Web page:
Dr. Sunil Verma, MD, MSEd, FRCPC, Oncologist, discusses breast cancer symptoms, screening and diagnosis..
Loading the player...Breast Cancer Diagnosis and Treatment Strategies Dr. Sunil Verma, MD, MSEd, FRCPC, Oncologist, discusses breast cancer symptoms, screening and diagnosis..
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Featuring Dr. Sunil Verma, MD, MSEd, FRCPC, Oncologist
Duration: 3 minutes, 7 seconds
Breast cancer is one of the most commonly diagnosed cancers in women. One in nine women will develop breast cancer in their lifetime.
And the most common way the patient presents to us is that they will have a routine screening mammography performed, and there’s an abnormality that is noticed on the mammogram. So the mammogram that is performed is part of a routine screening mammogram that most women will have, and that’s part of the mammogram screening strategy, according to your country or regulatory agencies.
When the mammogram is performed, it usually detects an abnormality. And when that abnormality is noted by the radiologist, they will recommend either a biopsy or further tests. And once the biopsy is done, that is what confirms the diagnosis of breast cancer.
So once an abnormality is diagnosed, they usually refer you to a surgeon. And the surgeon of course – along with the radiologist – will determine the need for a biopsy. And usually the way to confirm that somebody does have breast cancer is the biopsy of that particular abnormality that is noticed on the imaging finding, or sometimes from a physical exam.
Once the diagnosis of breast cancer is made, the surgeon along with the patient will make the decision as to what the best course of action is. Is it something that can be resected, and if is resected, should this be a mastectomy, which is removal of the breast, or lumpectomy, which is removal of the lump, associated with where the tumour resides?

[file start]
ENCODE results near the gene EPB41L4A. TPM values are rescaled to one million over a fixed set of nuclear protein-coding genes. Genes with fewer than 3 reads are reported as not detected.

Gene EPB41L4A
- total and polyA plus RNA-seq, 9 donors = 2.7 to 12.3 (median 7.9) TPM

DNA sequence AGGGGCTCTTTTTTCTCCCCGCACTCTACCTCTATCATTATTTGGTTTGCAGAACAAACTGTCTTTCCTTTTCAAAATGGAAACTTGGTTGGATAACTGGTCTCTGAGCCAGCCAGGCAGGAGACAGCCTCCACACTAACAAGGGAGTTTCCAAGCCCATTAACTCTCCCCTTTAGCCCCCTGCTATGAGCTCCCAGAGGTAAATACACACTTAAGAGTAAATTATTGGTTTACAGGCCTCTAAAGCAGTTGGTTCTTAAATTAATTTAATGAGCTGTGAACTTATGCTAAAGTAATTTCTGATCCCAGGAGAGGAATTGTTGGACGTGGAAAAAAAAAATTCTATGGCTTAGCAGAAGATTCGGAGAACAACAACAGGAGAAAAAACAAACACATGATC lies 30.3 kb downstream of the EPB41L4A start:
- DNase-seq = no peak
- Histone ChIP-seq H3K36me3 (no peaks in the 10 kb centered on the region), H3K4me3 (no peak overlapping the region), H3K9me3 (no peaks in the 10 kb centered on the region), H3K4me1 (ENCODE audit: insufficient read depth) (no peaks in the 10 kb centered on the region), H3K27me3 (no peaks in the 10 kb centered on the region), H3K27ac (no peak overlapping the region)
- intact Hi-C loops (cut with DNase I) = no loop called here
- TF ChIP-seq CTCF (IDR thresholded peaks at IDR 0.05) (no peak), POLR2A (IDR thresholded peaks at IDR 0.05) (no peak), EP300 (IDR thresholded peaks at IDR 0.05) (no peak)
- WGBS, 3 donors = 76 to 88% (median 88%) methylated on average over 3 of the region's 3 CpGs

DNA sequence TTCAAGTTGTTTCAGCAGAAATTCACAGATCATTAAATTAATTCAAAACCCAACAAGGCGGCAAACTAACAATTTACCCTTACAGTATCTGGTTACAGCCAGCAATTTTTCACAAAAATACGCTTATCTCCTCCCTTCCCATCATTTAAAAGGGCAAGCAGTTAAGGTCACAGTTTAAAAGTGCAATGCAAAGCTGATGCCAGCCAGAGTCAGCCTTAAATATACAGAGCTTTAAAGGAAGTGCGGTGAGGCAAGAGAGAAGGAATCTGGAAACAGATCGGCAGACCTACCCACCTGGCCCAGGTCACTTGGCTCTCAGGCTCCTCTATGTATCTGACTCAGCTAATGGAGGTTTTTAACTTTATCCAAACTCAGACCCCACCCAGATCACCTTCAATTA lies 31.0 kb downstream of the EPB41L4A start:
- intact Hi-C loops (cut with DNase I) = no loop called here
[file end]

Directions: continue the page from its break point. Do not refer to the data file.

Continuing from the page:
Along with that, there’s usually determination of the lymph nodes through a test which is called sentinel lymph node biopsy, where a dye is injected and the lymph node is picked out, that picks up the dye to see if there’s any cancer cells within that lymph node.
So, once the surgery is performed, then the patient is referred to a cancer centre, and at the level of cancer centre we have a team of oncologists, including medical oncologists and radiation oncologists that usually determine what is the next course of action – what we call adjuvant treatment after the surgery.
And that course of action could include radiation treatment, could include chemotherapy, could include drug treatment, including pills or what we call targeted therapy or targeted treatment. And basically that decision is based on what has been obtained at the time of surgery, to determine what is the risk of this cancer coming back, and how can we reduce that risk while maintaining a good side effect profile, so we’re not affecting the patient’s quality of life too much.
And if you do have to, we have to make sure that the benefit far outweighs the side effects that we are going to give with some of our treatment.
So the discussion is quite personalized based on our determination of the risk, how much we can lower it giving treatment after the surgery, and what is the side effect profile. And it’s really dependent on multiple factors, including patient preference, which is paramount.
And really our main goal is to prevent the cancer from coming back, because if you can prevent the cancer from coming back, in most cases the patient is cured of this breast cancer. So we really encourage our patients to consider and educate themselves about the different treatment options, and discuss with their specialist as to what is the right treatment for their disease.
Presenter: Dr. Sunil Verma, Oncologist, Calgary, AB
Local Practitioners: Oncologist
This content is for informational purposes only, and is not intended to be a substitute for professional medical advice, diagnosis or treatment. Always seek the advice of your physician or other qualified healthcare professional with any questions you may have regarding a medical condition.